One things us old coots love about old coot movies is the tremendous roster of familiar character actors you had from the ’30s through, oh, the ’70s. The heyday of these fellows was the age of the Studio System, when the studios had actors under contract. Movies didn’t meander as much back in those days, and often casting was shorthand. If Eugene Pallette made an appearance, you knew it was likely his character would be a grumpy, often beleaguered sourpuss. Franklin Pangborn would be playing an officious, easily exasperated fellow, etc.
The studio systems died at the behest of the courts, but the character actor pool was kept alive for a while via TV shows, especially westerns and sitcoms that kept people like John Dehner and Jeff Corey and John McGiver, among a zillion others, busy.
The heyday of Hollywood was the character’s golden age, however. You went to the movies to see the stars, but the texture of the film was generally provided by the character actors supporting them. One of the greatest of the manifold pleasures provided by Turner Classic Movies is turning on your set, watching some flick you’ve never heard of, and seeing a parade of familiar faces file across your TV screen.
The other day I came across a flick called All Through the Night from 1941. It follows a group of Runyon-esque neighborhood wiseguys who come across some real bad guys…Nazi infiltrators. To be frank, it’s not a great film. At and hour and 47 minutes it runs a bit long. The attempts to make the hoods seem on the whole just regular, non-threatening joes results in comedy that’s a bit too broad, like you were watching the adventures of the older versions of the Bowery Boys. I mean, we’re talking about a gang made up of guys named Gloves and Sunshine and Starchy and so on.
But, man, that cast. They just kept on coming. Big stars and then unknowns and bit players and beloved character actors. Some you won’t know, probably, and there were undoubtedly folks I didn’t recognize that others would. Even so, it was pretty amazing.
As I noted, you’re always going to build a cast like this around a star or two, and here we get one of the biggest. Ladies and gentlemen, Mr. Jimmy Stewart!
But I kid. Bogart that very year had finally really broken into heroic (not to mention romantic) leading man roles as Sam Spade in a little something called The Maltese Falcon. The year after this he would star and Casablanca, and well, there you go.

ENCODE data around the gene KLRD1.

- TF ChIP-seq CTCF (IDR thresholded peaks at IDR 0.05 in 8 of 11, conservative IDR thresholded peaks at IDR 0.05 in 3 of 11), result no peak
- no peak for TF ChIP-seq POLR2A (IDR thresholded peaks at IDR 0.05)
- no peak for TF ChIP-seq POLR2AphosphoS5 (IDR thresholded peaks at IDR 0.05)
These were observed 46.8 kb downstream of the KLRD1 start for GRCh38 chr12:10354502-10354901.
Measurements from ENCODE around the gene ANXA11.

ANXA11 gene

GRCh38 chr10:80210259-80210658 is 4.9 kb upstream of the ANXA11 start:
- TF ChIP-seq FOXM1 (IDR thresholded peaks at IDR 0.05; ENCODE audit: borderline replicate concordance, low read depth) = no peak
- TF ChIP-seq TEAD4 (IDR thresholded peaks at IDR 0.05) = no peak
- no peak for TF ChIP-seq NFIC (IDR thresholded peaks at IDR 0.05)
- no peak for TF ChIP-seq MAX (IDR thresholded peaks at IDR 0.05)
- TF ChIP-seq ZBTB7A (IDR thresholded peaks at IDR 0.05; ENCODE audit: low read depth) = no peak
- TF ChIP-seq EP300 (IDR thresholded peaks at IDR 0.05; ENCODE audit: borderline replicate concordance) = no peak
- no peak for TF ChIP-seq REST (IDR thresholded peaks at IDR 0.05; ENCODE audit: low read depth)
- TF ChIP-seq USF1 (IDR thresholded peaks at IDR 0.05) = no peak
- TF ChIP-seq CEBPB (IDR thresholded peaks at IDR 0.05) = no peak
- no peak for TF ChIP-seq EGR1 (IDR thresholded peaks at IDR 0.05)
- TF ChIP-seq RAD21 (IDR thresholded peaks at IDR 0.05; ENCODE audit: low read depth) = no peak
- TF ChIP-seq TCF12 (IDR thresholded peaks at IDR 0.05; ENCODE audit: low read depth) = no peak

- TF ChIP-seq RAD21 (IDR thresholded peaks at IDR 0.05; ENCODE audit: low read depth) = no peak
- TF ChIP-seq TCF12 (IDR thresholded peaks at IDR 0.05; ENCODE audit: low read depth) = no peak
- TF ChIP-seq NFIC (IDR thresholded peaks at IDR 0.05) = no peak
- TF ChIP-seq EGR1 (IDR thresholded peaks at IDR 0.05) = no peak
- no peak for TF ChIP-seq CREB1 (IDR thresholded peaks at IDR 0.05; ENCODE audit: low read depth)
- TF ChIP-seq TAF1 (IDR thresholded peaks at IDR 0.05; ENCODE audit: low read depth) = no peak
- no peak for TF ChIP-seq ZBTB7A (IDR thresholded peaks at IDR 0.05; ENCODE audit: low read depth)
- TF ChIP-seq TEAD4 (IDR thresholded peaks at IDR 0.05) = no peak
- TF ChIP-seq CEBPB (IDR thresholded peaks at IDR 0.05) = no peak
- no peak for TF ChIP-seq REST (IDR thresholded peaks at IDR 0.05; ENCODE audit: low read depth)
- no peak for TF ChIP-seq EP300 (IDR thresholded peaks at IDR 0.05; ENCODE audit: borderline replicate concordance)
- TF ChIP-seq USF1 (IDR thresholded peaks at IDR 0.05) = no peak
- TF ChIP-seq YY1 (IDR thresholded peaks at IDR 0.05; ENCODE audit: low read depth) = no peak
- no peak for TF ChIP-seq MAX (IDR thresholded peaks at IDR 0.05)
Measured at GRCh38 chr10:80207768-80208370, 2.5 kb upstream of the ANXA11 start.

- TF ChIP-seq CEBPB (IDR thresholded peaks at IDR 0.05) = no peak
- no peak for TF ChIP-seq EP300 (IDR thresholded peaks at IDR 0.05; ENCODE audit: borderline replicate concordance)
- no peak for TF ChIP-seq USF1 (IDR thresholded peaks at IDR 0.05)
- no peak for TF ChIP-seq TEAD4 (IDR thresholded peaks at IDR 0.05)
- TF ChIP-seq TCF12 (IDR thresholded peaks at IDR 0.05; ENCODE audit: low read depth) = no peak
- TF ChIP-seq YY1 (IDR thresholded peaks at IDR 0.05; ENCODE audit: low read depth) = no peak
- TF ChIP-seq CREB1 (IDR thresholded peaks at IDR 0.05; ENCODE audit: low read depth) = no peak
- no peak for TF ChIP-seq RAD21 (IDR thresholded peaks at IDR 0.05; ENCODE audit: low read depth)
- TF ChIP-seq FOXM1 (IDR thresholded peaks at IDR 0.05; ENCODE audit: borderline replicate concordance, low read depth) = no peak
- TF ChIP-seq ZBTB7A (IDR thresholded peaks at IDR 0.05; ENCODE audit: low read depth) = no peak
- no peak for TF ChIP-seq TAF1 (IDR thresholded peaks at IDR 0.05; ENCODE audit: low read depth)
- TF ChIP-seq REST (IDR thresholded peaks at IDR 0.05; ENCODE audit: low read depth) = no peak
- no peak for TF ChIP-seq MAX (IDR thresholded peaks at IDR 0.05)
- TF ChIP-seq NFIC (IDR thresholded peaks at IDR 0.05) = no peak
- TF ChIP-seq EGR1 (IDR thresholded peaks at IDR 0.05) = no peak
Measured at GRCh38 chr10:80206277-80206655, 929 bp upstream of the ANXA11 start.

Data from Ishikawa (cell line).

Here Bogie plays Gloves Donahue, the sharp-dressed leader of a band of crooks. He is clearly the inspiration for the gangster character played by Paul Sorvino in The Rocketeer, who when he finds he’s working for a Nazi, throws in with the hero. In each case, the head Nazi tries to talk the hood into joining forces with him, sighting a mutual contempt for American law and order. In each case, the crook sneers at the offer and affirms his bedrock love of country. “I may not make an honest buck, but I’m 100% American,” Sorvino responds.
Oh, and in case you thought that Republican bashing was a recent Hollywood invention, Bogart here illustrates his patriotism by noting, “I’ve voted Democrat all my life.”
Before Bogie even makes his appearance, though, we get something amazing. The first shot of the film proper is a bunch of toy soldiers on a table. The camera pulls back and we get this group. Now, I’m not even talking about the whole group, just the featured trio in the middle.
Here’s a closer view of the three as they continue to carry the scene. Each went on to have very big careers in TV. The guy on the left was the one movie veteran at this point, William Demarest. Demarest had been working in film since the silent days of the mid-20s, and in the 1930s alone has about 40 listed movie credits on the IMDB. He continued working steadily, generally playing grouchy mugs, but grabbed his most famous role as Fred McMurray’s Uncle Charley on TV’s My Three Sons. Total IMDB credits: 138.